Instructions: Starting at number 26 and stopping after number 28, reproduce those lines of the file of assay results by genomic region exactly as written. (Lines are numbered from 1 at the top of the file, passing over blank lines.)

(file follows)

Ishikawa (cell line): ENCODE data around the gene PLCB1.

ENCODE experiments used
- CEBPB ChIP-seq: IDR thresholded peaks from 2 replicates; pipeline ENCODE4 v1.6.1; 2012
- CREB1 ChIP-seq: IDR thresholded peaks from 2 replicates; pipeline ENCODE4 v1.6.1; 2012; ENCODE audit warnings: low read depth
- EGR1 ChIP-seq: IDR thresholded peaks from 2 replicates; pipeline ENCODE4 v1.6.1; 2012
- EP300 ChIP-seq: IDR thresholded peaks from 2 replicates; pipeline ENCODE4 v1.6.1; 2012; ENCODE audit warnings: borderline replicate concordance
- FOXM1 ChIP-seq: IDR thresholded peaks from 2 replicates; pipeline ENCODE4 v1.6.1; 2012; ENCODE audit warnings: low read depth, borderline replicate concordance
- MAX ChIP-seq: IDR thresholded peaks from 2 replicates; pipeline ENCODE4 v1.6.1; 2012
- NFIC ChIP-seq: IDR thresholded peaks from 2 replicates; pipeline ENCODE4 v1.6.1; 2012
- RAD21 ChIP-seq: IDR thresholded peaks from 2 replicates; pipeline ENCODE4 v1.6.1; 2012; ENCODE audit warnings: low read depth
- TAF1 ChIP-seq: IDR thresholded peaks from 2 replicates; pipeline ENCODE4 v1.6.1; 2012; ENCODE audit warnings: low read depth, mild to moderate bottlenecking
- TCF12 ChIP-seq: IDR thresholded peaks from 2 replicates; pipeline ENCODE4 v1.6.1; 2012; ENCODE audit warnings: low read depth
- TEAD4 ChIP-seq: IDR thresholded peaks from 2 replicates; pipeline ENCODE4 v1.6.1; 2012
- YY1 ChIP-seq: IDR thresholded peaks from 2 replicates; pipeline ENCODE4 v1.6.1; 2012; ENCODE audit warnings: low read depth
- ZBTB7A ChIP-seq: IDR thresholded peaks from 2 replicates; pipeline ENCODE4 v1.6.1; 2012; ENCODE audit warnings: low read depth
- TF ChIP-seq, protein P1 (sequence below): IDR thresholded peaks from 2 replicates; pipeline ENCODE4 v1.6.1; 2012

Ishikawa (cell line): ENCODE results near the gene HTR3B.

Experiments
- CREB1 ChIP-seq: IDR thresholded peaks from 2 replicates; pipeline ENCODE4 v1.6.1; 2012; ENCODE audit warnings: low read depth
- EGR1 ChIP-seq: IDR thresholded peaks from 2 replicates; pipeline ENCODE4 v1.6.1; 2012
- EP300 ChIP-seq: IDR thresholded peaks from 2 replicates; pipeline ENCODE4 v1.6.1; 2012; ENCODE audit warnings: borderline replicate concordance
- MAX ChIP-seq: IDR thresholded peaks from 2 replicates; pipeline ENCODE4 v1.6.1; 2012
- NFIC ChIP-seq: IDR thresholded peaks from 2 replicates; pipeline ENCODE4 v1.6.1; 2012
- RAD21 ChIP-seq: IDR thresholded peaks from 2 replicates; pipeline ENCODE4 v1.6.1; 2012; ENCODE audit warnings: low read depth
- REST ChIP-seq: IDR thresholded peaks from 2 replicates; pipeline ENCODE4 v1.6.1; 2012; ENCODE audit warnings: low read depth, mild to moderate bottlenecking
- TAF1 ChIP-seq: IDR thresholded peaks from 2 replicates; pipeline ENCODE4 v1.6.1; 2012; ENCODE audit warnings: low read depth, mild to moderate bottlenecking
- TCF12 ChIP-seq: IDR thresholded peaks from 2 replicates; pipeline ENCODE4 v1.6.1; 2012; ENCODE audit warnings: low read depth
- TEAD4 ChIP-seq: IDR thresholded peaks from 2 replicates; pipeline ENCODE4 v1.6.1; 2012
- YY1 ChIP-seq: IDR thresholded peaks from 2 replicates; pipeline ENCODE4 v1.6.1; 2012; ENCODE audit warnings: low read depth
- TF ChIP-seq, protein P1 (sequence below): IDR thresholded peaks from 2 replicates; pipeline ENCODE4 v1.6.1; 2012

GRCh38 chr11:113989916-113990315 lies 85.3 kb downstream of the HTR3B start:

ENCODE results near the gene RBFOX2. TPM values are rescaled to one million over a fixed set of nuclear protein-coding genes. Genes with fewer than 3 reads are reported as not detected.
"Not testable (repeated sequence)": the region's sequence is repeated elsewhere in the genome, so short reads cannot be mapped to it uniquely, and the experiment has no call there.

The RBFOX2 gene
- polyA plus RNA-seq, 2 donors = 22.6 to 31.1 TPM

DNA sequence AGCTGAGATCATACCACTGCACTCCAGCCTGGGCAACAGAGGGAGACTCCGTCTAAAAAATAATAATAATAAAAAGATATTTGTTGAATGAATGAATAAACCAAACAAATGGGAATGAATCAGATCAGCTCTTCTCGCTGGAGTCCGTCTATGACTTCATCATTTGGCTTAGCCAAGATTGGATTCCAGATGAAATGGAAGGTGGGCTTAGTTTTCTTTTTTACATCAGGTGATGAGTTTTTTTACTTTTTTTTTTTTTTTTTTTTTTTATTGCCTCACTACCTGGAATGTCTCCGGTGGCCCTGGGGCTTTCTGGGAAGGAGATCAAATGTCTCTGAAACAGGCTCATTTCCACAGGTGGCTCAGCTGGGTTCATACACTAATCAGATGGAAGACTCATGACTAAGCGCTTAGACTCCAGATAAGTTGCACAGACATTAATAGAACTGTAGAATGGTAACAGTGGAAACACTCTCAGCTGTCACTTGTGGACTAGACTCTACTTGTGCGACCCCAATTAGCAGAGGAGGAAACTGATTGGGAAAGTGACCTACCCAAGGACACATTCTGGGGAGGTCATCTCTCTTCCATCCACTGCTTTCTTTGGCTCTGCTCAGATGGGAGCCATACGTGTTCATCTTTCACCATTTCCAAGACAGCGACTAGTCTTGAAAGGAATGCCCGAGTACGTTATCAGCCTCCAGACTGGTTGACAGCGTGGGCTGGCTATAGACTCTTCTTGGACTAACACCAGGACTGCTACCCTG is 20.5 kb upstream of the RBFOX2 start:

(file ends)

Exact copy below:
- TAF1 ChIP-seq: IDR thresholded peaks from 2 replicates; pipeline ENCODE4 v1.6.1; 2012; ENCODE audit warnings: low read depth, mild to moderate bottlenecking
- TCF12 ChIP-seq: IDR thresholded peaks from 2 replicates; pipeline ENCODE4 v1.6.1; 2012; ENCODE audit warnings: low read depth
- TEAD4 ChIP-seq: IDR thresholded peaks from 2 replicates; pipeline ENCODE4 v1.6.1; 2012